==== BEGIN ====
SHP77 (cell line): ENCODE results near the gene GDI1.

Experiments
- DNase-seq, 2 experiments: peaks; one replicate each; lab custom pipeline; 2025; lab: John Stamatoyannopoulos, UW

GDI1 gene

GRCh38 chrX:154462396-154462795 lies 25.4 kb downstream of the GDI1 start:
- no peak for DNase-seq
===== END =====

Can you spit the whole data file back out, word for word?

SHP77 (cell line): ENCODE results near the gene GDI1.

Experiments
- DNase-seq, 2 experiments: peaks; one replicate each; lab custom pipeline; 2025; lab: John Stamatoyannopoulos, UW

GDI1 gene

GRCh38 chrX:154462396-154462795 lies 25.4 kb downstream of the GDI1 start:
- no peak for DNase-seq